I decided to try their special, as chicken is one of my weaknesses, especially when it has been prepared in a healthier option. All I had to do was ask, and they gave me a cup with Coke printed on the side, and said they’d be over with my food in a moment. I helped myself to perfectly-sweetened tea and sat at a long table, designed to allow big parties, or strangers, to all sit together. The employee had my food to me before I even sat back in my seat, pointing out the clean utensils in mason jars on the table, and wishing me a happy meal before returning behind the counter. Being a restaurant employee of many years, I inspected the silverware as I pulled it out for my meal and was pleased by how well cleaned the fork and knife I pulled out were. Turning to my food, the green beans were still steaming from their cup and three good sized chicken tenders laid on top of a hearty bed of rice. When I cut into my chicken, I didn’t need much pressure, because it was still juicy and practically fell apart when my fork hit it. It was lightly seasoned, as to not overwhelm the naturally good taste of the chicken, and adding the yellow rice was a great combination. The green beans were lightly seasoned as well, and were delicious. I’m partial to extra salt on my veggies and I didn’t even consider it with their green beans.
The next portion of my meal was my favorite part—dessert. I’d come a year before, right before closing time, when all they had left was key lime pie. I’d made the trip specifically for pie, so I tried it, and immediately loved it. When I saw my choices weren’t limited this time, I knew I’d have a tough choice to make. So, I let the employee point out favorites and I eventually chose the chocolate bourbon pecan pie. It was the perfect end to a hearty meal. Sweet and rich, with a soft, sticky texture. That pie was heavenly.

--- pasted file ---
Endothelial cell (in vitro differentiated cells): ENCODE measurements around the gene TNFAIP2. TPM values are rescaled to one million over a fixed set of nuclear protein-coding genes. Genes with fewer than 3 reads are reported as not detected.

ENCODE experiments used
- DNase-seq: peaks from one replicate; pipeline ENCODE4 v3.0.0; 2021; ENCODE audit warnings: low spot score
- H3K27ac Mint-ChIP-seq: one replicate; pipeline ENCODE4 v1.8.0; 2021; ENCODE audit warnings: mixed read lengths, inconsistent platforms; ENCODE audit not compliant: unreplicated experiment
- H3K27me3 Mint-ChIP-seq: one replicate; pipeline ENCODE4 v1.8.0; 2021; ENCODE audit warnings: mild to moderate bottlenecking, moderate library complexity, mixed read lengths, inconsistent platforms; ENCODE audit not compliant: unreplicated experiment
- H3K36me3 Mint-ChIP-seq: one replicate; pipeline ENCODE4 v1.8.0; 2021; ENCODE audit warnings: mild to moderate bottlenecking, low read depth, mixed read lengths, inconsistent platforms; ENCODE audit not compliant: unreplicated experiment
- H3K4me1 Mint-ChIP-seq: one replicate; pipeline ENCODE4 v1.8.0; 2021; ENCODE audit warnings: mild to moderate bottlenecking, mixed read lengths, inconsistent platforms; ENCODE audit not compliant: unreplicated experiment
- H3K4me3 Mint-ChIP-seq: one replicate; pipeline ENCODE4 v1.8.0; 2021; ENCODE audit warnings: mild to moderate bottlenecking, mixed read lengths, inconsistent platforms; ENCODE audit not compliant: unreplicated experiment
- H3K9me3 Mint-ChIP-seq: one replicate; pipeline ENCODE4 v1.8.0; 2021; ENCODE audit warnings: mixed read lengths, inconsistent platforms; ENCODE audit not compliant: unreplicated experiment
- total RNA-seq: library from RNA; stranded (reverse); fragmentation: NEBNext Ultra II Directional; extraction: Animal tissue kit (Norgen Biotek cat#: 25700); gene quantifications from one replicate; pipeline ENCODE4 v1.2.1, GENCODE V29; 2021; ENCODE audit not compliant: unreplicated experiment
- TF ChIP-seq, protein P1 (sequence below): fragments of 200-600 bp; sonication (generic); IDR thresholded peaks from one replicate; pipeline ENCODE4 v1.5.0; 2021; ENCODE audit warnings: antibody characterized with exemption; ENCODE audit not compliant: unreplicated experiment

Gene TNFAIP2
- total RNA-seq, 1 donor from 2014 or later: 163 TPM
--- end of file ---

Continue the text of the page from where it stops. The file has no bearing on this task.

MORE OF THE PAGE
It was hard to leave the restaurant. The pleasant atmosphere was just right for a stressed-out college student like myself, but I eventually made myself get up and pay my bill at the counter. The employee chatted with me for a few moments while he rung up my meal, and then told me to have a good rest of my day. And with that, I was out the doors and walking down the street to my car.
I’ve always said that I would never live in a small town, but a visit to that shop made me believe I could do it, at least while I was inside. I recommend that PieLab is a must visit for anyone. Whether you have a sweet tooth, like I do, or not, there’s truly something there for everyone. PieLab is a big taste for a small town, and always worth the drive.